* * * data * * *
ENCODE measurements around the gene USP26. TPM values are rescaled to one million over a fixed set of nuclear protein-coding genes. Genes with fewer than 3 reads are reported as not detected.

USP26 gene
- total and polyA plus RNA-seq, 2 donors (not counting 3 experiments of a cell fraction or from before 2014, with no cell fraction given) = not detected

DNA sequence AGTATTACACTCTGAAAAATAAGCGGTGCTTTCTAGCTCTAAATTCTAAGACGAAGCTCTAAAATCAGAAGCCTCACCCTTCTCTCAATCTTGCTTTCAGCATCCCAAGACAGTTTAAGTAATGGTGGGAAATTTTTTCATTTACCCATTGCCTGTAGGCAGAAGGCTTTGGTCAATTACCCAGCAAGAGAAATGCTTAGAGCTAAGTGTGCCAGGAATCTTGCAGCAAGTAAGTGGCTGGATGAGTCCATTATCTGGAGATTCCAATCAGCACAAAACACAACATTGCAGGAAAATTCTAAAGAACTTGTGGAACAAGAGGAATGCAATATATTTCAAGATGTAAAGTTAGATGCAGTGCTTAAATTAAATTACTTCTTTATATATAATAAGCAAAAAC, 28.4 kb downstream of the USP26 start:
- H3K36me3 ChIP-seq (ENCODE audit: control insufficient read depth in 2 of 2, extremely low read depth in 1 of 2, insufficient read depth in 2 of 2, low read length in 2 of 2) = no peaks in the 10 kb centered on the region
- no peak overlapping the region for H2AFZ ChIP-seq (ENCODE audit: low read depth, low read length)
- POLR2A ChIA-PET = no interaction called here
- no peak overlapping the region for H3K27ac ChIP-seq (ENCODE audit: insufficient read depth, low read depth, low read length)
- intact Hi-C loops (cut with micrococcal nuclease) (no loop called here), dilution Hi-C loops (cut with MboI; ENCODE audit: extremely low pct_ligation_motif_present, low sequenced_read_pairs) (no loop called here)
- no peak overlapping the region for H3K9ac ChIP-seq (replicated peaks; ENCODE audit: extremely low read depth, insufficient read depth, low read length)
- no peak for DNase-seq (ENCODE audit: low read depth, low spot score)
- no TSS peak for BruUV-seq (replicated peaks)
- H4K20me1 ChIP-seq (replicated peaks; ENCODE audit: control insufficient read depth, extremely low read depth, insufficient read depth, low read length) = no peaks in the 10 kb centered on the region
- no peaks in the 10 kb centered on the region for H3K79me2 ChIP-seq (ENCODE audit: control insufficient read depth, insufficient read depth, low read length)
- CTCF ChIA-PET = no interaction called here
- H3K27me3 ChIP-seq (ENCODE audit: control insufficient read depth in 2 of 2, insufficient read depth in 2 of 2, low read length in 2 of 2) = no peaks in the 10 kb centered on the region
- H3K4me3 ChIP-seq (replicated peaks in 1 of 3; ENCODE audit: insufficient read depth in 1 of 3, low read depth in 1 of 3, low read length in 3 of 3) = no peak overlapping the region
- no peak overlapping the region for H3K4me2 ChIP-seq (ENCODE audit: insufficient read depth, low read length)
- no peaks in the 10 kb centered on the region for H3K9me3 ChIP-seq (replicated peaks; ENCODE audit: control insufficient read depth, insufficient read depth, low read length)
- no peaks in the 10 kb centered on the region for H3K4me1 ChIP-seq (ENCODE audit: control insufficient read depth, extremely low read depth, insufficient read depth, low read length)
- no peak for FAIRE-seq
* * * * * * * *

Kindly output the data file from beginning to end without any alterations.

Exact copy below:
ENCODE measurements around the gene USP26. TPM values are rescaled to one million over a fixed set of nuclear protein-coding genes. Genes with fewer than 3 reads are reported as not detected.

USP26 gene
- total and polyA plus RNA-seq, 2 donors (not counting 3 experiments of a cell fraction or from before 2014, with no cell fraction given) = not detected

DNA sequence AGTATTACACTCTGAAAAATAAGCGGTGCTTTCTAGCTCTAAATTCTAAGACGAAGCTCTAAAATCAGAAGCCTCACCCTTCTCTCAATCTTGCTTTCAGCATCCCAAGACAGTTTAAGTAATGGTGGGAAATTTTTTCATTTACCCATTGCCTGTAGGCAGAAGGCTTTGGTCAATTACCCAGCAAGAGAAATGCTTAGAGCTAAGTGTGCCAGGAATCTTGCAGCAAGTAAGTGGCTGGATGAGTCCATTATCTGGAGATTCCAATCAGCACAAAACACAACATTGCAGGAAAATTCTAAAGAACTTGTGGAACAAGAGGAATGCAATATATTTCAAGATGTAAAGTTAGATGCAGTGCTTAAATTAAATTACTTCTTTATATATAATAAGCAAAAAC, 28.4 kb downstream of the USP26 start:
- H3K36me3 ChIP-seq (ENCODE audit: control insufficient read depth in 2 of 2, extremely low read depth in 1 of 2, insufficient read depth in 2 of 2, low read length in 2 of 2) = no peaks in the 10 kb centered on the region
- no peak overlapping the region for H2AFZ ChIP-seq (ENCODE audit: low read depth, low read length)
- POLR2A ChIA-PET = no interaction called here
- no peak overlapping the region for H3K27ac ChIP-seq (ENCODE audit: insufficient read depth, low read depth, low read length)
- intact Hi-C loops (cut with micrococcal nuclease) (no loop called here), dilution Hi-C loops (cut with MboI; ENCODE audit: extremely low pct_ligation_motif_present, low sequenced_read_pairs) (no loop called here)
- no peak overlapping the region for H3K9ac ChIP-seq (replicated peaks; ENCODE audit: extremely low read depth, insufficient read depth, low read length)
- no peak for DNase-seq (ENCODE audit: low read depth, low spot score)
- no TSS peak for BruUV-seq (replicated peaks)
- H4K20me1 ChIP-seq (replicated peaks; ENCODE audit: control insufficient read depth, extremely low read depth, insufficient read depth, low read length) = no peaks in the 10 kb centered on the region
- no peaks in the 10 kb centered on the region for H3K79me2 ChIP-seq (ENCODE audit: control insufficient read depth, insufficient read depth, low read length)
- CTCF ChIA-PET = no interaction called here
- H3K27me3 ChIP-seq (ENCODE audit: control insufficient read depth in 2 of 2, insufficient read depth in 2 of 2, low read length in 2 of 2) = no peaks in the 10 kb centered on the region
- H3K4me3 ChIP-seq (replicated peaks in 1 of 3; ENCODE audit: insufficient read depth in 1 of 3, low read depth in 1 of 3, low read length in 3 of 3) = no peak overlapping the region
- no peak overlapping the region for H3K4me2 ChIP-seq (ENCODE audit: insufficient read depth, low read length)
- no peaks in the 10 kb centered on the region for H3K9me3 ChIP-seq (replicated peaks; ENCODE audit: control insufficient read depth, insufficient read depth, low read length)
- no peaks in the 10 kb centered on the region for H3K4me1 ChIP-seq (ENCODE audit: control insufficient read depth, extremely low read depth, insufficient read depth, low read length)
- no peak for FAIRE-seq